Saul Nash – Clothes with Purpose, Not for a Purpose

by Owain Johnson

If we all think of activewear, typically what springs to mind is: tight, figure-hugging garms – yoga pants and crop tops; or the opposite, loose, baggy trackies and your dad’s oversized hoodie he doesn’t know you’re borrowing. Either choice offers the wearer varying levels of comfort and movement. These fits are designed to allow the user to go about their chosen physical activities (or lounging on the sofa, I’m not judging don’t worry). However, that’s it.

These garms are designed to assist the user but fall short in doing anything more. This is where Saul Nash’s designs come into their own. Nash has created his own signature activewear that allows movement and function but that continues further than that. His works gift movement to the wearer and movement to the garment itself. Lightweight materials combine with clever design details, such as: zips on the leg of a trouser that once opened allow air to flow inside – opening up the garment and creating a separate fluidity of the clothing in addition to the person’s own motion. Similarly, his recent collection FLIPSIDE SS21 showcases oversized jackets that have the wearer’s motion in mind. Each jacket comes with adjustable toggles and zips again that work with the wearer – allowing them to have free movement, whilst complimenting their actions. For example, Nash’s cape-like breathable coats have tails that hang down onto the leg. The wearer can tighten the coat to the body or keep the whole garment loose, yet the tails will still be free to move. Whichever way the wearer wants to don their coat, there will always be movement from the clothing that follows how they move as well.

Yeah but, who is this bloke and why is this supposedly so revolutionary? That’s a great question and that’s why I’ve framed you, the imaginary audience, saying it. Saul Nash is a designer and dancer based in London. He established his brand in 2018 and has been making waves ever since, culminating in his most recent London Fashion Week show that received high praise from critics and Instagram alike. His whole aesthetic is movement. Coming at fashion design from a dancer’s perspective, he has brought a new angle to what activewear should accomplish – to enhance the wearer theatrically not just stop at housing a body. Hence his most recent show mirrored this. He cast dancers as models who interacted with each other onstage. A group of stagehands would manipulate the models’ outfits as they strutted down the catwalk, highlighting the movement of each garment with movement itself – not just unzipping a trouser leg before the model walks to suggest the garment has motion.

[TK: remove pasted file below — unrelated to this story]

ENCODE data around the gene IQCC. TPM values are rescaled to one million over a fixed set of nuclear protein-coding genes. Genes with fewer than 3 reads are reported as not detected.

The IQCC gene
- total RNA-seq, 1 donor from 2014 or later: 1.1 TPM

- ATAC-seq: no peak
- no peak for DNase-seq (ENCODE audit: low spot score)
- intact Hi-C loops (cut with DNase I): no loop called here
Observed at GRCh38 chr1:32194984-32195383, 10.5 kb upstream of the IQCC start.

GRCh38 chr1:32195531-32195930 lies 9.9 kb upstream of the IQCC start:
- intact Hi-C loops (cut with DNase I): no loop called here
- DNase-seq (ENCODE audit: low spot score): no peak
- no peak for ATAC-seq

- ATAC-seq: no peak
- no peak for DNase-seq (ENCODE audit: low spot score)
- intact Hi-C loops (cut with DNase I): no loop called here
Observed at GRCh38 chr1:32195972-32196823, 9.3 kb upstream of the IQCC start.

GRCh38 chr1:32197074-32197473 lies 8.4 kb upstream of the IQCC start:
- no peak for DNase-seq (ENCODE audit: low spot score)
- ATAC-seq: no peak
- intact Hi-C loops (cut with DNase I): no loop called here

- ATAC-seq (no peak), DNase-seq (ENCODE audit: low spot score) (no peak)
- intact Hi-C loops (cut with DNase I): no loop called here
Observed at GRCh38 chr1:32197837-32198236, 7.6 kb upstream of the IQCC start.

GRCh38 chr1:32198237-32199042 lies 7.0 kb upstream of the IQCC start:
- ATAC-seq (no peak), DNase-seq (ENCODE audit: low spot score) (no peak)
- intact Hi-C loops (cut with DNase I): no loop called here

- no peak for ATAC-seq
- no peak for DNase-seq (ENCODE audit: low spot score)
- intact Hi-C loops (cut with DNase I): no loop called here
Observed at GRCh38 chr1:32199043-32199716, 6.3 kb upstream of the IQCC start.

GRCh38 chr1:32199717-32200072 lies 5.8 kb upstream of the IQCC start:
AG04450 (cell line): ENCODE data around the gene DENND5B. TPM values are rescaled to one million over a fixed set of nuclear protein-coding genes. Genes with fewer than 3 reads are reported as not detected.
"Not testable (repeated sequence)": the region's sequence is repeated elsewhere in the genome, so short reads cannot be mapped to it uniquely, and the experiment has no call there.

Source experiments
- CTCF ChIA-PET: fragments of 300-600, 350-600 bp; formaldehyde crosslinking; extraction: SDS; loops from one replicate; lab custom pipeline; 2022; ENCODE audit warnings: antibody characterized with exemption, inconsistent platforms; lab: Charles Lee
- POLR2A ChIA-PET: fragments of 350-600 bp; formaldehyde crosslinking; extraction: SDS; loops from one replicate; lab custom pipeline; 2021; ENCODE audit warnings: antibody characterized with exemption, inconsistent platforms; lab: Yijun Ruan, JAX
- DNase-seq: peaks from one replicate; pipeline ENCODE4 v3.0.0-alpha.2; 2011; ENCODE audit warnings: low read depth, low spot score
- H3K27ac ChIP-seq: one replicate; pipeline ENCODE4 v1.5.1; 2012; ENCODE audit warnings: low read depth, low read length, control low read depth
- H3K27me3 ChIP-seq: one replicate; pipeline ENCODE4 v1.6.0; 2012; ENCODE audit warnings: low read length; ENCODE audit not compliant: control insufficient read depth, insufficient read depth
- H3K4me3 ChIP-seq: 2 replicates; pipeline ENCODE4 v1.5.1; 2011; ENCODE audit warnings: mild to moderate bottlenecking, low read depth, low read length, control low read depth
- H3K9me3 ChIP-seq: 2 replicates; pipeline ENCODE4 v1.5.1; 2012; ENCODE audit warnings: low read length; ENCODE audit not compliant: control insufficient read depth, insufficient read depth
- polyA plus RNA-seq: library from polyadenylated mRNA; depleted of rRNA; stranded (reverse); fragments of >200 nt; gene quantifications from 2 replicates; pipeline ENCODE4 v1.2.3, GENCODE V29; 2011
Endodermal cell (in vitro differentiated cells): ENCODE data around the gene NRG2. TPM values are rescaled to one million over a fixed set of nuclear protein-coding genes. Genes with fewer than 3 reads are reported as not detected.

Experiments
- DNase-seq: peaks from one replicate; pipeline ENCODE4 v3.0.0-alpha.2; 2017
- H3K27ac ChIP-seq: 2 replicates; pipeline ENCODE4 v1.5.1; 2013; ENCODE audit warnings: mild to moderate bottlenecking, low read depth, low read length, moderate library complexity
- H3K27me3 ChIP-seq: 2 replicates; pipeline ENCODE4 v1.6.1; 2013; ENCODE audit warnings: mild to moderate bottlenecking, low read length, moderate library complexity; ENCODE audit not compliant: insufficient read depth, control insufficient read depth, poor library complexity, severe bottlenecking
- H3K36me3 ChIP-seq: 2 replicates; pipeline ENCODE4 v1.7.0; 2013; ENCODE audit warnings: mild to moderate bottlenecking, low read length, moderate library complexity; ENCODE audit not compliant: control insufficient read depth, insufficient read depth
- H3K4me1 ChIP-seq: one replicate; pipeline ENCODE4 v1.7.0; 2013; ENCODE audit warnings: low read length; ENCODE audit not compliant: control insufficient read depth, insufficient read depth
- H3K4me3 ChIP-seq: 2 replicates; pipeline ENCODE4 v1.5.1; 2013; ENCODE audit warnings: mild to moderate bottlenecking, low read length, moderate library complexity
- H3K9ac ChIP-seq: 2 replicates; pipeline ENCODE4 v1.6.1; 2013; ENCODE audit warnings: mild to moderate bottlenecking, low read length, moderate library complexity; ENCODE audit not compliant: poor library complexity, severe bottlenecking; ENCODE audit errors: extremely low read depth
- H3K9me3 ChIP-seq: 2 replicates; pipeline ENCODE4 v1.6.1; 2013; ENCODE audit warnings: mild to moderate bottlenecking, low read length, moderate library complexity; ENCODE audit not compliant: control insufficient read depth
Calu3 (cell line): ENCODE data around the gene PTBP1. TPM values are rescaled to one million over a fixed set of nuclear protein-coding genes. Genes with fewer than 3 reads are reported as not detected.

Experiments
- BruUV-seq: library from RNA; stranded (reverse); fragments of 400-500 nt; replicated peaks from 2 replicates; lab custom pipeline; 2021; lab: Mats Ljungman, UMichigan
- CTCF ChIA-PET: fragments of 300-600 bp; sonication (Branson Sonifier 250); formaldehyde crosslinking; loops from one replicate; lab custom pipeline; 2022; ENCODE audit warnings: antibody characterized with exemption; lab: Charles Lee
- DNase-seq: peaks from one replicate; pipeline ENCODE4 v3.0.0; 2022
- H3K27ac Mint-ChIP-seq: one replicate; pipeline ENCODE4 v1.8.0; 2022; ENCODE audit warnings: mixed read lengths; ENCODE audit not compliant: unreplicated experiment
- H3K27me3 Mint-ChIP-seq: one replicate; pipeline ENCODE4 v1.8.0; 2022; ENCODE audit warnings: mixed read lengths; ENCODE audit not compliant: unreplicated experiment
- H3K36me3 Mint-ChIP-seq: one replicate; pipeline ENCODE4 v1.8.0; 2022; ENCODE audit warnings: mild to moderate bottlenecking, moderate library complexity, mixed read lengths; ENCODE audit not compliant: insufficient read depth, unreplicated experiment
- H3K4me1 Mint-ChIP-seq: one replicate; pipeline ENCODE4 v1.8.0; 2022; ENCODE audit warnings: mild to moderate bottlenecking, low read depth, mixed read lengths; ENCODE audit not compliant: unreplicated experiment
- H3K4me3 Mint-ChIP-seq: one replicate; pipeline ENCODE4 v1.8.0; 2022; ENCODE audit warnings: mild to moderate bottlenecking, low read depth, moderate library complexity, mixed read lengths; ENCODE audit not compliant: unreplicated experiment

By now you are probably really bored of hearing (reading?) the word ‘movement’, but that is what his pieces are all about: allowing movement of the wearer, of the garment and marrying the two to create something bigger than both components. Pretentious maybe, but come on, it’s high fashion you’ve got to have some fun with it. Not everything has to be sleek, fitted techwear to make the hypebeasts reblog. Personally, I think it’s really interesting and Saul Nash is still up-and-coming so I’m thoroughly excited to see where he goes next with his unique style.

This is fashion with purpose, not for a purpose. Clothing that adds something artistically and theatrically, and I think there is definitely an element of beauty to a garment that matches the performance of its wearer.